DIY Patio Heater/fire Pit





Introduction: DIY Patio Heater/fire Pit

Outside Contest 2017

Second Prize in the
Outside Contest 2017

Hi, with fall (autumn) quickly closing in on us and the evenings getting that bit shorter & cooler this is a great project to make. You can get that extra bit of time outside enjoying a beer or glass of wine without freezing your you know what off. It’s actually surprising how much heat this patio heater/fire pit throws out.

Step 1: Have a Look a the Video...

Have a look at the video above to watch how I made this patio heater/fire pit or have a look at my guide below.

Warning do not cut or drill into a gas cylinder unless you are 100% sure it is safe to do so!

Below are links to some of the videos I watched before attempting to remove the valves and wash them out.

Lesson 1

Lesson 2


Lesson 4

You have been warned.

The materials need for this are:

Two propane (gas) cylinders with valves removed, the cylinder washed out and left to air for few days.

Approximately 30inches (760mm)of 4 inch (100mm) steel tube.

1 Stainless steel butt hinge (4 inch)

1 Stainless steel knob

8 nuts and bolts

High temperature paint

Step 2: Cutting the Cylinders.

Making sure the valves are removed and the cylinders are free from any gas cut one of the cylinders in half keeping the top section (There is normally a joint line in the middle of the cylinder so use this as your guide line) then remove the handles from both.

Step 3: Taking Off the Paint.

I decided to burn the paint off the tanks in a small fire as it was proving hard to remove it with a grinder and flap disc. After the fire had done its job and they had cooled down I gave them a quick clean with a wire brush.

Step 4: Welding the Cylinders Together.

On a bench I put the two top ends (where the valves were) together and tack welded them before putting them on their side to finish the welding all the way around.

Step 5: Cutting Door & Hole for Chimney.

At this stage I marked the position of where the door was going to be cut…. Using my grinder I cut the hole (slightly smaller than the size of the tube for the chimney) for the chimney. Before fully cutting the door out mark the position and drill the holes for the hinge! It’s much easier to do this now.

Step 6: Attaching the Chimney.

Attach the chimney by firstly tacking it in place and then welding it all the way around.

Step 7: Fitting Door.

Using the nuts and bolts and hinge attach the door. Everything should line up perfectly. I attached a piece of metal to the inside to act as a stop for the door. I held it place with a vice grips while tacking it.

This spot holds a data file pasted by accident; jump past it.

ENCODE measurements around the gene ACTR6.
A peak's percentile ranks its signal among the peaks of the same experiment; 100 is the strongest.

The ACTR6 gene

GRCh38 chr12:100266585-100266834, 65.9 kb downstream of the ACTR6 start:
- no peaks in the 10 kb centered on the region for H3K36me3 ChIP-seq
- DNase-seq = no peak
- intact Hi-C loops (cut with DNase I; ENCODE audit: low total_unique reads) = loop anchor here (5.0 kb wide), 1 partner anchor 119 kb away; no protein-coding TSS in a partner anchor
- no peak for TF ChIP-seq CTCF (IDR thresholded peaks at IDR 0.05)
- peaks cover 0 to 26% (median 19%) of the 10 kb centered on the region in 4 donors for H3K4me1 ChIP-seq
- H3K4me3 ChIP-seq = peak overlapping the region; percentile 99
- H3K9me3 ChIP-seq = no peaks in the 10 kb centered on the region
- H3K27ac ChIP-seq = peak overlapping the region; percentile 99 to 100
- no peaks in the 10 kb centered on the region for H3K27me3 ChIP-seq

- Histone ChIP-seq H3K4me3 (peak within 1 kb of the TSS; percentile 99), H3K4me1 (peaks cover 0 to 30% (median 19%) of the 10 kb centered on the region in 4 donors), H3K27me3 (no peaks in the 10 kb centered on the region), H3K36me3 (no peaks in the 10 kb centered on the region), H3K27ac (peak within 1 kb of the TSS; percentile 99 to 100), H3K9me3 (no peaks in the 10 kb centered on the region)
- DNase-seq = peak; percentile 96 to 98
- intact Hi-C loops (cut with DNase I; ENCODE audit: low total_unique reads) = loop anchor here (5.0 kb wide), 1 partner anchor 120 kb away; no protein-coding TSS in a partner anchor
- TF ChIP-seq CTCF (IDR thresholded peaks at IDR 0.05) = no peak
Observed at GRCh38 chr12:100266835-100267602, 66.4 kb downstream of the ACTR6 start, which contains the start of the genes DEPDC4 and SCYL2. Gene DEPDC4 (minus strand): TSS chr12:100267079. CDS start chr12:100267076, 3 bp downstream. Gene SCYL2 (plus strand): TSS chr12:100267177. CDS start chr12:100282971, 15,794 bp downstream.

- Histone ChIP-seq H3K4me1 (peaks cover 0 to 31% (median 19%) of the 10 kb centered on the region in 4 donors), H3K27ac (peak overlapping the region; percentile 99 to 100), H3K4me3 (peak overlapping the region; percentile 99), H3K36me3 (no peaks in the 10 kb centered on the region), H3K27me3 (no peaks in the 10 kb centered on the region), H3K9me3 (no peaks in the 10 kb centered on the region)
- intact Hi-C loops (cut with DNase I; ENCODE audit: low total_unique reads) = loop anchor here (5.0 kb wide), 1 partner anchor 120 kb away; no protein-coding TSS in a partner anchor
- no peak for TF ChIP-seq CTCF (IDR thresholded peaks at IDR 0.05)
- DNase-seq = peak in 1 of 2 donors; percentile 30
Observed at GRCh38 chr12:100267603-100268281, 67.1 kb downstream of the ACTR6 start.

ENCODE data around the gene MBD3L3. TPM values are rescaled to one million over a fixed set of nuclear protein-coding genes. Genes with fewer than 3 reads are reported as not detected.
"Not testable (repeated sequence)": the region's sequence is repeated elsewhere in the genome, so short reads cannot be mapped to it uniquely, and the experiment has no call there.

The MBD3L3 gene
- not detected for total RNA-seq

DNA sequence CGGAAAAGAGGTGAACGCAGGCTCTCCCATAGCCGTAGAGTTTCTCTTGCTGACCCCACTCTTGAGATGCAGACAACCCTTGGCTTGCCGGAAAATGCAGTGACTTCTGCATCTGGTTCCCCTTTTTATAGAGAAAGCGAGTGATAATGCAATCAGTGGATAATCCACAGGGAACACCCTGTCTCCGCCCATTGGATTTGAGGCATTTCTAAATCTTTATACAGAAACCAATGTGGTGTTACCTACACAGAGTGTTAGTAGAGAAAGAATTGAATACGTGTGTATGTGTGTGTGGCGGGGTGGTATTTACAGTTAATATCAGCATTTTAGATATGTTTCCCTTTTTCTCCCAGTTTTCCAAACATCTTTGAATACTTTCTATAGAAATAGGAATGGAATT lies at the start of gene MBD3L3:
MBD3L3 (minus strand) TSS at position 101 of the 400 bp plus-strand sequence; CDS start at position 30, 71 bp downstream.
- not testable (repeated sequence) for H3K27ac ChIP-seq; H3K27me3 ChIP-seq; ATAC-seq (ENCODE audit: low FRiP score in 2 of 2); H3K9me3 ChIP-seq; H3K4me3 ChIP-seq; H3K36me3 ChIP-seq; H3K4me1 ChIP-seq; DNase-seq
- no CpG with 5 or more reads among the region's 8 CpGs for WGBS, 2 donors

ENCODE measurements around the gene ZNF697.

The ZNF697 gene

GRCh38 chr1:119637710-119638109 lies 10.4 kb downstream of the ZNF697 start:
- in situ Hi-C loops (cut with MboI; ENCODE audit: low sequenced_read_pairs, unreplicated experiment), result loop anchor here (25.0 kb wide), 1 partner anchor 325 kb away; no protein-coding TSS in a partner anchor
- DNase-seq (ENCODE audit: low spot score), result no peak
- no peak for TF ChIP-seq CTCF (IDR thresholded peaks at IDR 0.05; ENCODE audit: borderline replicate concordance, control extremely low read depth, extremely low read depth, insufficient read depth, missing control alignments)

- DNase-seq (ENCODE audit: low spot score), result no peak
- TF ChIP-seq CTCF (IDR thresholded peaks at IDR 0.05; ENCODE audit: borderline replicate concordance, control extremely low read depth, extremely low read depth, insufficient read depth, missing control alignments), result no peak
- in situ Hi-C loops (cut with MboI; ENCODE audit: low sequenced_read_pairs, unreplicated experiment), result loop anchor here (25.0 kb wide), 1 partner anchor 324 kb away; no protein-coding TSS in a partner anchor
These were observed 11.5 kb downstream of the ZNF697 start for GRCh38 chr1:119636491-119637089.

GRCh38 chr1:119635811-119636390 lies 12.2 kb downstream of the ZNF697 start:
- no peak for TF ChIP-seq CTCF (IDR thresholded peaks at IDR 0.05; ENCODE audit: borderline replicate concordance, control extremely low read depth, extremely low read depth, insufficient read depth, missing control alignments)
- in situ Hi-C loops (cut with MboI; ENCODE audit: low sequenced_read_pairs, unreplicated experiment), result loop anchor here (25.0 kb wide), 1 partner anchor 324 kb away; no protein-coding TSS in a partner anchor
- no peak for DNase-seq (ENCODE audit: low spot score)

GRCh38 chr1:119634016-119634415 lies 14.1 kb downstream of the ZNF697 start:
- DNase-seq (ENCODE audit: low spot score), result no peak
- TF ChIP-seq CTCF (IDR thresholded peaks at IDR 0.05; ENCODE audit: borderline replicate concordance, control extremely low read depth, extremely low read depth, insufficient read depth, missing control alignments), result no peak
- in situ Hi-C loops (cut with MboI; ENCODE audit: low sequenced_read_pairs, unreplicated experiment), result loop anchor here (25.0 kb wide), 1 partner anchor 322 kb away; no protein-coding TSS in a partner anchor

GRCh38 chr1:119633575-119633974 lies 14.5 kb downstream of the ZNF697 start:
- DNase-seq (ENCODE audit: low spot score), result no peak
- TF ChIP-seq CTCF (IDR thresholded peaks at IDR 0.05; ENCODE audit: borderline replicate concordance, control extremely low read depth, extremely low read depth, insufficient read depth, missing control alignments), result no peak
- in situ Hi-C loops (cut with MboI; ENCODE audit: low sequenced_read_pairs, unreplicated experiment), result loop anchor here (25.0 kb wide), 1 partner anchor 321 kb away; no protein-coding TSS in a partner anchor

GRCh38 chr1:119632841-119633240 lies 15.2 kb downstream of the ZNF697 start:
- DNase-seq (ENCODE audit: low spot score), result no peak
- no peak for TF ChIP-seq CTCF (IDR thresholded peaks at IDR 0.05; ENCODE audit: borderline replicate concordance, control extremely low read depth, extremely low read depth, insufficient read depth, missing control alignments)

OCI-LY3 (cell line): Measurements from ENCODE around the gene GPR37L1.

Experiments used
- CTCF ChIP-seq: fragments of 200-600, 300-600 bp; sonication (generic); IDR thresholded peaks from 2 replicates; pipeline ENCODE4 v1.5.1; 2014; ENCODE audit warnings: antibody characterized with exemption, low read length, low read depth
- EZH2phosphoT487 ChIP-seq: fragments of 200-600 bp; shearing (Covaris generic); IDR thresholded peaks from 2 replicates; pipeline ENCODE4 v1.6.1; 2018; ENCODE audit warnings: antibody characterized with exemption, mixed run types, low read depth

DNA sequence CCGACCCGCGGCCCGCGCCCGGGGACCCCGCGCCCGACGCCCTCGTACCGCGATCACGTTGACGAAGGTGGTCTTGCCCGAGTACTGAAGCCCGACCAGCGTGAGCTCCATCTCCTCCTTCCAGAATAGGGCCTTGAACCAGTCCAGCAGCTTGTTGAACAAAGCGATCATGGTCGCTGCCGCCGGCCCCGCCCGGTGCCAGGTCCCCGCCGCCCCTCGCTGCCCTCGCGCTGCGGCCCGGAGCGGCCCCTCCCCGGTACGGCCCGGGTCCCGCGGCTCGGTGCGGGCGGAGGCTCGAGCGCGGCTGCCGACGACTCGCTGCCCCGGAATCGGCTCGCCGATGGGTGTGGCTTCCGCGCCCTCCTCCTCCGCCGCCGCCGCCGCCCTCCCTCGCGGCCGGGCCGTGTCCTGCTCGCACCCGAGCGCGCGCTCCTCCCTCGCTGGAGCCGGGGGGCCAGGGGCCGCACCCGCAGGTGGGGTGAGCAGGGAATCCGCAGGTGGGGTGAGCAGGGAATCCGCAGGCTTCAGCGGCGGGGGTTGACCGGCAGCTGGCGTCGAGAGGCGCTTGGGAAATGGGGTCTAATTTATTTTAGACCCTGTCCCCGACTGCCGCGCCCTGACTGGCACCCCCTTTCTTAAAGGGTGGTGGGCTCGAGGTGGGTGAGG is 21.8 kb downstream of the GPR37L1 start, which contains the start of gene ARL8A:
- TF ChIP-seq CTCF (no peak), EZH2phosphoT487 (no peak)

Step 8: Fitting Door Knob.

Drill a hole for the door knob and attach it. (Remove it again before painting)

Step 9: Cleaning Before Painting.

I gave the whole thing (except stainless steel parts) a going over with a flap disc to clean it up and smooth out any rough bits.

Step 10: Air Intake Holes.

I drilled some air intake holes around the bottom to make sure the fire has enough oxygen when lighting.

Step 11: Painting.

I applied some high temperature black paint using a paint brush. (It fully cures when fire is lit)

Step 12: And That Is It!

All that’s left to do is light it! I use off cuts of wood in it and that works great. It really is a great addition to a patio area. The way it’s designed doesn’t allow for the heat to transfer down to the ground so it can even be put on grass without burning it. An afterthought I had was that if I did a few adjustments I could turn the top of the chimney into a place where I could cook! It’s like a rocket stove.

If you like this project and would like to see more videos from me you can subscribe to my YouTube channel here:Eamon Walsh DIY Thanks.



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As an alternative to fire to remove the original paint, you could also go to someone who does walnut shell blasting. As part of an apartment renovation, I took radiator covers with 50 years worth of paint for 'air blasting'. This was prep for powder coating. They looked brand new and the cost was very reasonable. This shop uses garnet for blasting areas or parts that are rusty.

Great idea Stereosage! I have often thought about purchasing a small sand blaster for such things. It would make the job much easier.

you have some mad skill, I love this

Bringing back arc welding. :) I like it!

Nice idea..! For the folks that want to make one of these... Be ABSOLUTELY sure, there is no gas in the cylinder..!

Let it stand upside down with the valve demounted a couple of days. Then fill it with water and let it sit for the night. That ensures it's absolutely safe to cut it open.

I have to warn you that doing this in the UK is illegal!
We are not allowed to use empty gas cylinders at all for anything but their intended use, if you are found using one a prosecution may be sought against you.

Hi Bob, I Live in Ireland so hopefully that doesnt apply here. :-)